Three Cosatu-affiliated public sector unions say the government will have to pay the increases it refused to pay to workers this year, even if it has to be done in stages.

The government has refused to pay an increase provided for in a multiterm wage agreement signed in 2018 after massive cuts to the wage bill were pencilled into the budget in February in a bid to curb the ballooning budget deficit. 

The state has emphatically said it does not have the money to implement the 2020 agreement, as it would cost the government R37.8bn, and the government could also not raise the debt to pay for it. 

Reneging on the agreement has put the state on a warpath with unions, who are fighting a battle in court to ensure that the agreement is implemented. 

While the Public Servants Association, among other unions, brought the initial court challenge, Cosatu unions have now joined the case after the government filed a counterapplication to ask the court to declare it unlawful to pay out the final leg of the agreement as it would be unconstitutional. 

The government’s counterapplication has pushed aside arbitration proceedings brought by the Cosatu public sector unions as the constitutionality of the agreement is now being questioned. 

In papers filed in the labour court on Monday, the SA Democratic Teachers Union (Sadtu), the Democratic Nursing Association of SA (Denosa) and the Police and Prisons Civil Rights Movement (Popcru) argue that a just and equitable remedy for the current dispute could be to make staggered payments. 

The unions say the court has the discretion to make a just and equitable order, which includes ensuring that the government complies with the agreement, “even if it does so in a staggered or phased manner”.

In the answering affidavit, Mompati Galorale, chief negotiator for Sadtu on behalf of the unions, says the government went into the agreement with open eyes in 2018, and the counterapplication was a strategy to frustrate and avoid arbitration proceedings. 

He says that in challenging the constitutionality of the agreement the government shows it “has breached its constitutional obligations in a shocking manner and wishes the court to countenance its conduct”.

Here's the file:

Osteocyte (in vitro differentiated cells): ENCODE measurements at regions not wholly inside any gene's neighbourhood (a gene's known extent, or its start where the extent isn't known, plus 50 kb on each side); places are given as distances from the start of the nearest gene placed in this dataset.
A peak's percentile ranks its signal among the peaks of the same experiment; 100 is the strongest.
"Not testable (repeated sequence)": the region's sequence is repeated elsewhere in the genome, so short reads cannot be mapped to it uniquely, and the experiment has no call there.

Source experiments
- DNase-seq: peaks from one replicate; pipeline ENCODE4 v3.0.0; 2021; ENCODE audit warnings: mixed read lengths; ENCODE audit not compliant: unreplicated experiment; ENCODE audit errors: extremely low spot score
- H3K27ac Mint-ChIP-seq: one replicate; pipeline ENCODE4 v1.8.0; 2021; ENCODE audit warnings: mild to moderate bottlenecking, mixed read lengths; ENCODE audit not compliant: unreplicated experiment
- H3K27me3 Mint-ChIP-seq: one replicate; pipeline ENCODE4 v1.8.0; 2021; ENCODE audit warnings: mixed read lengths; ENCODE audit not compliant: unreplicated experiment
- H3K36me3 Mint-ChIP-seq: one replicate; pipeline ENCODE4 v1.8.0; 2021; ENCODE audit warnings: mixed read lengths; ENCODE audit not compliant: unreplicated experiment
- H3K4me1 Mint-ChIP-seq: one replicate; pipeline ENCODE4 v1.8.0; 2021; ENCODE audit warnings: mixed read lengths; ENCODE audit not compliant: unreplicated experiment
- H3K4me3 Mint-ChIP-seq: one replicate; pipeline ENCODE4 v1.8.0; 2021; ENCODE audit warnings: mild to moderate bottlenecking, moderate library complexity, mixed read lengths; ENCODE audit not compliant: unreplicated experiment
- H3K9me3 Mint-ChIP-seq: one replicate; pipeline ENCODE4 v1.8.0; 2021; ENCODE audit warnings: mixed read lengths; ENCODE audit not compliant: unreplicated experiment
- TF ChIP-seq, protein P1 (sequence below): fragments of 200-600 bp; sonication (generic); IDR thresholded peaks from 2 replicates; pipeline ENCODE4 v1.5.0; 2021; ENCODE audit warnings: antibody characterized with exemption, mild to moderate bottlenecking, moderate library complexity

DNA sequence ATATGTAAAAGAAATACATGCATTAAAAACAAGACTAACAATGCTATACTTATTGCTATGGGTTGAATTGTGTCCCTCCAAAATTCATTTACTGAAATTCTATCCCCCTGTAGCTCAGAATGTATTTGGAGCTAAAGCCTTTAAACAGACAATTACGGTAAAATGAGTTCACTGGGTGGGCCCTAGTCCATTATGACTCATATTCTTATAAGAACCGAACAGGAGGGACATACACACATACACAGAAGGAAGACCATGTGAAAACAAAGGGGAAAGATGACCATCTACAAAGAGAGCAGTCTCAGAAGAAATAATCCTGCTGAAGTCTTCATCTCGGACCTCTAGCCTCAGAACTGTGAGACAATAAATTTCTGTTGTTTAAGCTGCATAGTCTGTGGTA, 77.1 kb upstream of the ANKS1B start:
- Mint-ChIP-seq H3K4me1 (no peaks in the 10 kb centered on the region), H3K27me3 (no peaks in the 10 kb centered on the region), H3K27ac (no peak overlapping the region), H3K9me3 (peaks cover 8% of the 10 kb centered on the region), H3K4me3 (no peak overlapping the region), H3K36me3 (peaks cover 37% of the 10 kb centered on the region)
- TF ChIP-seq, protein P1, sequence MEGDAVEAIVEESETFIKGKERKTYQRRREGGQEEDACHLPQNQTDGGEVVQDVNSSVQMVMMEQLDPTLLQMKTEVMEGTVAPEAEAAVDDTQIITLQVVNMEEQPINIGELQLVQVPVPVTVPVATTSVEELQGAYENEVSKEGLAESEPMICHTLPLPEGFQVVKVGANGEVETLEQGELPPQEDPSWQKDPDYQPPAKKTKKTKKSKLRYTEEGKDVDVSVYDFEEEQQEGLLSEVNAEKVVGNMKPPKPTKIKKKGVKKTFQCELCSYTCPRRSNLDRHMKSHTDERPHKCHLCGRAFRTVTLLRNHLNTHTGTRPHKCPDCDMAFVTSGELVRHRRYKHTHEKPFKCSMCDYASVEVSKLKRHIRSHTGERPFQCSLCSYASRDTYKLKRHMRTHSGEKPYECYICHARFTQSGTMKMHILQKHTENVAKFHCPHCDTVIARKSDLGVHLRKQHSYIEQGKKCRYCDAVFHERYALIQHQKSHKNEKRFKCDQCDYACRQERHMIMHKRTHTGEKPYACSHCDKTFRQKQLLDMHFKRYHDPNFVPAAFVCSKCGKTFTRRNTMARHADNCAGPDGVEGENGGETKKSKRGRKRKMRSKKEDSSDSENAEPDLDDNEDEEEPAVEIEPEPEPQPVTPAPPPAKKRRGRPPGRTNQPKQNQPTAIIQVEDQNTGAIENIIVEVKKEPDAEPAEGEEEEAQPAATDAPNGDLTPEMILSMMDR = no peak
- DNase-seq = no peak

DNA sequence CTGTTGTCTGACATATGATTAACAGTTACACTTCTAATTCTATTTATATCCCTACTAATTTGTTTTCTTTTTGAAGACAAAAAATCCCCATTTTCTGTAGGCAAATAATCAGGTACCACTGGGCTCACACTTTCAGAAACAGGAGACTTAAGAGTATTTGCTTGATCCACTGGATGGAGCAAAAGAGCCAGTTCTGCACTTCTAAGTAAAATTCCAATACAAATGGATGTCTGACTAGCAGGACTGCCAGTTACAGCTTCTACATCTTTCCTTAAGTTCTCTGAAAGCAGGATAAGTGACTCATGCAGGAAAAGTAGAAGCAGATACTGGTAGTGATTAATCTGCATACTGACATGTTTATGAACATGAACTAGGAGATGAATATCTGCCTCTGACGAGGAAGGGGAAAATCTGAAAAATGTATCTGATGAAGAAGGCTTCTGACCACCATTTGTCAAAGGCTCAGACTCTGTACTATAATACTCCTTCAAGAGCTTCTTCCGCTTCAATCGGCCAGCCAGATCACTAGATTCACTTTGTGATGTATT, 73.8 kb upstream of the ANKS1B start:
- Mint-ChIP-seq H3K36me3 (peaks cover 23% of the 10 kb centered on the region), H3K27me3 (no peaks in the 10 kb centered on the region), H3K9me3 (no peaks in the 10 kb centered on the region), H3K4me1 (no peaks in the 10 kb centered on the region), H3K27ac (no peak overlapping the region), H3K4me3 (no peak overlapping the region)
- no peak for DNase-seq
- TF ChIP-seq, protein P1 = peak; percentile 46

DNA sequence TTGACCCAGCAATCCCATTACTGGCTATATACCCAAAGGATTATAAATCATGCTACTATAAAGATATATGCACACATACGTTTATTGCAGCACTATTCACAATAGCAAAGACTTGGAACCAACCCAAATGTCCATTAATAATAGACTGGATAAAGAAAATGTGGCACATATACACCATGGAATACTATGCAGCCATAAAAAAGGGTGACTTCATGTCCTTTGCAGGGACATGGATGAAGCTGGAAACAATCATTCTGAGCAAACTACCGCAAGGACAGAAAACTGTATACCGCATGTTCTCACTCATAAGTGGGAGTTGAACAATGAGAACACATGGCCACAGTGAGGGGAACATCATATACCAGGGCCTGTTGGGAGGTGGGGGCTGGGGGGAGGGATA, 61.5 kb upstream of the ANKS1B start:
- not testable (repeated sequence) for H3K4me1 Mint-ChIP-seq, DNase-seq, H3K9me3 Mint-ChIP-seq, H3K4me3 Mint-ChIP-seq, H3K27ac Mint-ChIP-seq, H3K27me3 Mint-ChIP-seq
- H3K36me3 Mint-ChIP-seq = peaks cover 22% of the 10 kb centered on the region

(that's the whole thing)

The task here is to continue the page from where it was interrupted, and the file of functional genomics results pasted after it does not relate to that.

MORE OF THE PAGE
“It has failed to lead by example in respecting its constitutional obligations. It does not come to court with clean hands in its effort to assert the constitution.” 

He emphasised that trade unions had to rely on good faith on the part of the government during collective bargaining, and that the current application by the state was “not in good faith”. 

He said the apparent lack of good faith on the part of the government, as well as any deliberate breaches of its constitutional and statutory duties could not justify letting the government “walk away from its freely undertaken contractual obligations under the collective agreement”. 

The government, in explaining its financial constraints, has indicated that the situation has been compounded by economic devastation caused  by the lockdown imposed to curb the spread of the Covid-19 pandemic, as well as the downgrade to junk status by Moody’s Investors Service in March this year. 

“It cannot be permitted to opportunistically take advantage of the Covid-19 pandemic to avoid legal obligations freely undertaken, in circumstances where permitting it to do so would strike at the heart of collective bargaining and industrial peace under the constitution and the Labour Relations Act and decidedly undermine these,” Galorale said. 

He said even if Covid-19 had affected the government’s ability to conform to the disputed terms in the agreement, it would at best justify an adjustment to the terms, such as the time period within which the performance must be rendered. 



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